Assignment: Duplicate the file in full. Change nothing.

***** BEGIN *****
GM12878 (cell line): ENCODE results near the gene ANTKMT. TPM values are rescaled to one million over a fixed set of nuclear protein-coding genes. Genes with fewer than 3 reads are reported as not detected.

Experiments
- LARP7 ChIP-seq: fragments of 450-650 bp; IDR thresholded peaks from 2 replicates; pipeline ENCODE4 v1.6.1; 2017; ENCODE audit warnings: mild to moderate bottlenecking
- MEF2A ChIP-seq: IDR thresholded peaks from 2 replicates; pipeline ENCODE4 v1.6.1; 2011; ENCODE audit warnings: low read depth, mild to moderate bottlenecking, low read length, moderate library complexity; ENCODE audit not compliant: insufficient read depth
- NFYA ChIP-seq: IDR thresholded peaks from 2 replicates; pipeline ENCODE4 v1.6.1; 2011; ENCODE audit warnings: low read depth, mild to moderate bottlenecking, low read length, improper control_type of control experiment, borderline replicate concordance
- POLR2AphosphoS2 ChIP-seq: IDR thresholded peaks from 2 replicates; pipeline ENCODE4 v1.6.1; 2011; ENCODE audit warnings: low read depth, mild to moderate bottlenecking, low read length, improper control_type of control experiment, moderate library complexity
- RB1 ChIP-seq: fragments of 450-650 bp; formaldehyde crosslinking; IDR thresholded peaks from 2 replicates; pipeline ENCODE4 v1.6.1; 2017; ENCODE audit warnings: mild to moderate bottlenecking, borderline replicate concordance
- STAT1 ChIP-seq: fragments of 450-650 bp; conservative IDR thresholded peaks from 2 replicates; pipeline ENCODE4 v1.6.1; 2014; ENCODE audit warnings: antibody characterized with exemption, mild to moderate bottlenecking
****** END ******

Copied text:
GM12878 (cell line): ENCODE results near the gene ANTKMT. TPM values are rescaled to one million over a fixed set of nuclear protein-coding genes. Genes with fewer than 3 reads are reported as not detected.

Experiments
- LARP7 ChIP-seq: fragments of 450-650 bp; IDR thresholded peaks from 2 replicates; pipeline ENCODE4 v1.6.1; 2017; ENCODE audit warnings: mild to moderate bottlenecking
- MEF2A ChIP-seq: IDR thresholded peaks from 2 replicates; pipeline ENCODE4 v1.6.1; 2011; ENCODE audit warnings: low read depth, mild to moderate bottlenecking, low read length, moderate library complexity; ENCODE audit not compliant: insufficient read depth
- NFYA ChIP-seq: IDR thresholded peaks from 2 replicates; pipeline ENCODE4 v1.6.1; 2011; ENCODE audit warnings: low read depth, mild to moderate bottlenecking, low read length, improper control_type of control experiment, borderline replicate concordance
- POLR2AphosphoS2 ChIP-seq: IDR thresholded peaks from 2 replicates; pipeline ENCODE4 v1.6.1; 2011; ENCODE audit warnings: low read depth, mild to moderate bottlenecking, low read length, improper control_type of control experiment, moderate library complexity
- RB1 ChIP-seq: fragments of 450-650 bp; formaldehyde crosslinking; IDR thresholded peaks from 2 replicates; pipeline ENCODE4 v1.6.1; 2017; ENCODE audit warnings: mild to moderate bottlenecking, borderline replicate concordance
- STAT1 ChIP-seq: fragments of 450-650 bp; conservative IDR thresholded peaks from 2 replicates; pipeline ENCODE4 v1.6.1; 2014; ENCODE audit warnings: antibody characterized with exemption, mild to moderate bottlenecking